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After the 2016 ISSA Interclean, Amsterdam, we wrote about how the trend of going digital had widely been accepted by the Cleaning industry and how it was going to change the way we clean. Returning from this year’s Interclean Show, our team has confirmed the dominance of digital application in all spheres of Cleaning. The connected technology enables one to remotely monitor the performance of cleaning machines & processes. The end user companies are also aware of the scope of support they can get from going digital in Facility Management.
While reporting on the new trends and innovative technology at the event, this issue of Clean India Journal highlights the fact that Indian cleaning equipment and products have really arrived on the international scene. Made in India products with international standards are able to stand up the global competition and are making an impact. Indian Companies like Roots Multiclean, Kibble Enterprises, K.C. Green Revolution have exhibited and the Indian presence was very much visible this year.
Clean India Journal, in yet another initiative, has made its global presence at the Press Conference called by the Sri Lankan Ministry of Tourism in Colombo to announce the 3rd International Housekeepers’ Summit scheduled for July 4 & 5 at Shangri-La Hotel. Preparations to IHS2018, that is organised by the magazine, along with the i-Professional Housekeepers’ Association, Maldives Housekeeping Forum and nine other associations from different countries is in full swing. The winner of the Best Housekeeper of Asia award will be announced at the much-awaited Asian Housekeeping Awards presented by Asian Housekeepers Association on the evening of July 4. Do watch the latest news @ ihs2018.com and cleanindiajournal.com.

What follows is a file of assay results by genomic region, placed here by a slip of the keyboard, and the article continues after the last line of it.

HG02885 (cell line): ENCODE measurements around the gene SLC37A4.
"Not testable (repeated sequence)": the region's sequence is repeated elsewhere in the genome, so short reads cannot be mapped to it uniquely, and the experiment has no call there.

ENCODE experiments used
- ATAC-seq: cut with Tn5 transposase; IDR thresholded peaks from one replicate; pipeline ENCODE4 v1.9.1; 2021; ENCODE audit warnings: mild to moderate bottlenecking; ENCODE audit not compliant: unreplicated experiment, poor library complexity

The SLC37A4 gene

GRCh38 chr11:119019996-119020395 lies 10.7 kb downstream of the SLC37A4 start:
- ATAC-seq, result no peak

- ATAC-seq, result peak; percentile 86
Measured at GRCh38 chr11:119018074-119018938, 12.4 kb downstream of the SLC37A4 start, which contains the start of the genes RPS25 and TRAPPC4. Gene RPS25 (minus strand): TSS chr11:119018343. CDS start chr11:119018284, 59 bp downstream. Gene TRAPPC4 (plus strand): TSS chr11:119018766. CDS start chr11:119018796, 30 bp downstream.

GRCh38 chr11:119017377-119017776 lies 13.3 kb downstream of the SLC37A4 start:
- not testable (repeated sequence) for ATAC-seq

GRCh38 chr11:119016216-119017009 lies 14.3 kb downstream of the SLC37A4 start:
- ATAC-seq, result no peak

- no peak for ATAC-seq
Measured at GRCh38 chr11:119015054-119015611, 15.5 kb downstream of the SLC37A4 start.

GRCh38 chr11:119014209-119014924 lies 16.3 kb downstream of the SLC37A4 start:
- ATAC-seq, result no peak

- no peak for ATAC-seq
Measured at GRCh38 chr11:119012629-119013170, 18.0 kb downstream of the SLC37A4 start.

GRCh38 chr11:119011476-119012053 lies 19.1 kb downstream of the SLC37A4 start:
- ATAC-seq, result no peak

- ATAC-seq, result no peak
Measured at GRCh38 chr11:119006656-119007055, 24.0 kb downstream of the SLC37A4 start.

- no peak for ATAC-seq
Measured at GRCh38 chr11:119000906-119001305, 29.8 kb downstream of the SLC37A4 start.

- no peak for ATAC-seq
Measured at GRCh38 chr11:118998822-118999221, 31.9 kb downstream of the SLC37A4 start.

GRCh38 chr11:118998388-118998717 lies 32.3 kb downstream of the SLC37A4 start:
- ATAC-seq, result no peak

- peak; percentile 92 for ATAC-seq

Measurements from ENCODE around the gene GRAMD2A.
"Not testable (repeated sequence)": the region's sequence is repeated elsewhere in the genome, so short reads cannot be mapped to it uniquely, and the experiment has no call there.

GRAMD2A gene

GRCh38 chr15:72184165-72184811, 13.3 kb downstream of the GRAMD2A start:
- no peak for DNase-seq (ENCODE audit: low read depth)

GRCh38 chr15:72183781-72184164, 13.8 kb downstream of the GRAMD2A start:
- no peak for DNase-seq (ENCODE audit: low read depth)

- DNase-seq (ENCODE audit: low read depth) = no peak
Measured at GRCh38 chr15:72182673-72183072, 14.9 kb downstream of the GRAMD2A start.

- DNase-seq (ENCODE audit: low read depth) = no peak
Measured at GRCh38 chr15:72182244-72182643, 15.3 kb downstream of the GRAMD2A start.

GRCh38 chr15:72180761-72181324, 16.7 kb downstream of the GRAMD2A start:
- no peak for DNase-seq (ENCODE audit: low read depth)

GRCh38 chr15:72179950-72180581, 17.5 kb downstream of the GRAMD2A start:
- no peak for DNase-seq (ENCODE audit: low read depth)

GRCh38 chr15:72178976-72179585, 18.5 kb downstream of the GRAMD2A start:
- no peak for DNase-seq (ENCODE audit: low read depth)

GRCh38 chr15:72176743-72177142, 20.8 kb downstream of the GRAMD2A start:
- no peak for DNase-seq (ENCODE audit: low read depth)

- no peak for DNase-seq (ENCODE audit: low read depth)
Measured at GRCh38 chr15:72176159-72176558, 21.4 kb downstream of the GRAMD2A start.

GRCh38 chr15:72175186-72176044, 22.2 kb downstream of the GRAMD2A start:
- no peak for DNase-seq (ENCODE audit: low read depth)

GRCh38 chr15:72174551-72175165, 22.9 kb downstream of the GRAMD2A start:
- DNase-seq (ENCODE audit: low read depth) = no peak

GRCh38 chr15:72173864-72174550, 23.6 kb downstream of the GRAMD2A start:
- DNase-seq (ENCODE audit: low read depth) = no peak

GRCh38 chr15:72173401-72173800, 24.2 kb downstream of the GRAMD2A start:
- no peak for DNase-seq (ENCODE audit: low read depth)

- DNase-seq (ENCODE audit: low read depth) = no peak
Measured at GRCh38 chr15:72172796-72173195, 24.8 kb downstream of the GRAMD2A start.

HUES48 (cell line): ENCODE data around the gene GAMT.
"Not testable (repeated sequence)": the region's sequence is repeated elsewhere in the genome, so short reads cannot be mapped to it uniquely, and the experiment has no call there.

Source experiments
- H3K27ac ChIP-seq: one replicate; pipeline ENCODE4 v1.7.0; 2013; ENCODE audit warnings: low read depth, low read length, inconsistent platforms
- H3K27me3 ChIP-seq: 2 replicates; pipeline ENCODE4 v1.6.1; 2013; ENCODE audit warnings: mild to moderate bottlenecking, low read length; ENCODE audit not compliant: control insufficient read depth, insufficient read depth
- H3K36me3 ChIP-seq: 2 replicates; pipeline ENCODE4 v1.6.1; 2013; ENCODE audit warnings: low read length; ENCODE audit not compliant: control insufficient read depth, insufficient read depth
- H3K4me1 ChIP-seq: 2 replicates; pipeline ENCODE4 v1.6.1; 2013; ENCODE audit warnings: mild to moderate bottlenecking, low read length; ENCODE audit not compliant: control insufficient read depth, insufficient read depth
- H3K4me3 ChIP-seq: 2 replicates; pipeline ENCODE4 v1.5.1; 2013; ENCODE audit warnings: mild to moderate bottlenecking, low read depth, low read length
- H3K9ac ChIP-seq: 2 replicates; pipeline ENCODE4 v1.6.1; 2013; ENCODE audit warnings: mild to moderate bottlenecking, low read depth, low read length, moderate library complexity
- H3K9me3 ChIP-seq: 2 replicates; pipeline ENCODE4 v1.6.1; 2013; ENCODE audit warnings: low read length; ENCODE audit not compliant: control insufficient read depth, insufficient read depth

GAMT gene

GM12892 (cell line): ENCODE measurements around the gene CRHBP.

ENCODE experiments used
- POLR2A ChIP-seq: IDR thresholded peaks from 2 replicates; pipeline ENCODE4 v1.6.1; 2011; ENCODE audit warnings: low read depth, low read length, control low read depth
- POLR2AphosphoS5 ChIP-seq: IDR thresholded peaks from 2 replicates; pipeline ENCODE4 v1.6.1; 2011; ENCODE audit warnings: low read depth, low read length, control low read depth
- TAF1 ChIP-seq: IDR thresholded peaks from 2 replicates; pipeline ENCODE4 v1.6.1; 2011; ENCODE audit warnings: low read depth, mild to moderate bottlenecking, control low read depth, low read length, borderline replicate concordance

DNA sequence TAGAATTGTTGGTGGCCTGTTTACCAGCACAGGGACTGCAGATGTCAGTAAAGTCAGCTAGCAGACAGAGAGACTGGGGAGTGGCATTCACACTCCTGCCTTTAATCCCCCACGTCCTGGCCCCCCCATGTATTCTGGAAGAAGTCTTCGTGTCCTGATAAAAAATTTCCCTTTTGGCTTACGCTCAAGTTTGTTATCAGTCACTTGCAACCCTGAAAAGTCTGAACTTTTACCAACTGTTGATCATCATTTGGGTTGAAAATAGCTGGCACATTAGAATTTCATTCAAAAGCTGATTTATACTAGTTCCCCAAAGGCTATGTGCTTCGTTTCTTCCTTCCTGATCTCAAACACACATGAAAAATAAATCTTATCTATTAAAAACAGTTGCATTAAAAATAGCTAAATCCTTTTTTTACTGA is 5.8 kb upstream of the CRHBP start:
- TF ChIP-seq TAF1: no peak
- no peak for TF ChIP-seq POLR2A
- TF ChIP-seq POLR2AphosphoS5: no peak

As this June issue is going to press, the world has already celebrated yet another environment day. India has had its own share of initiatives and activities. The main issue still remains is plastic waste and the resultant pollution. Plastic ban by many of the states has not been very successful and we are continuing the difficult battle.
On the positive side, the recent report on the transformation of the south Indian textile town Tiruppur where the Industrial waste water had contaminated the ground water. Today, the adverse impact of industrial pollution on the Orathupalayam dam, about 30km downstream from Tiruppur, appears to have been contained substantially. A majority of the 754 textile dyeing units, which had to be closed down for one-and-a-half years have since migrated to a system of zero liquid discharge (ZLD), under which over 90% of the treated waste gets recycled. The revival of the waterbodies was possible due to sustained campaign by the farmers and activists. For the implementation of plastic ban too we need a sustained effort.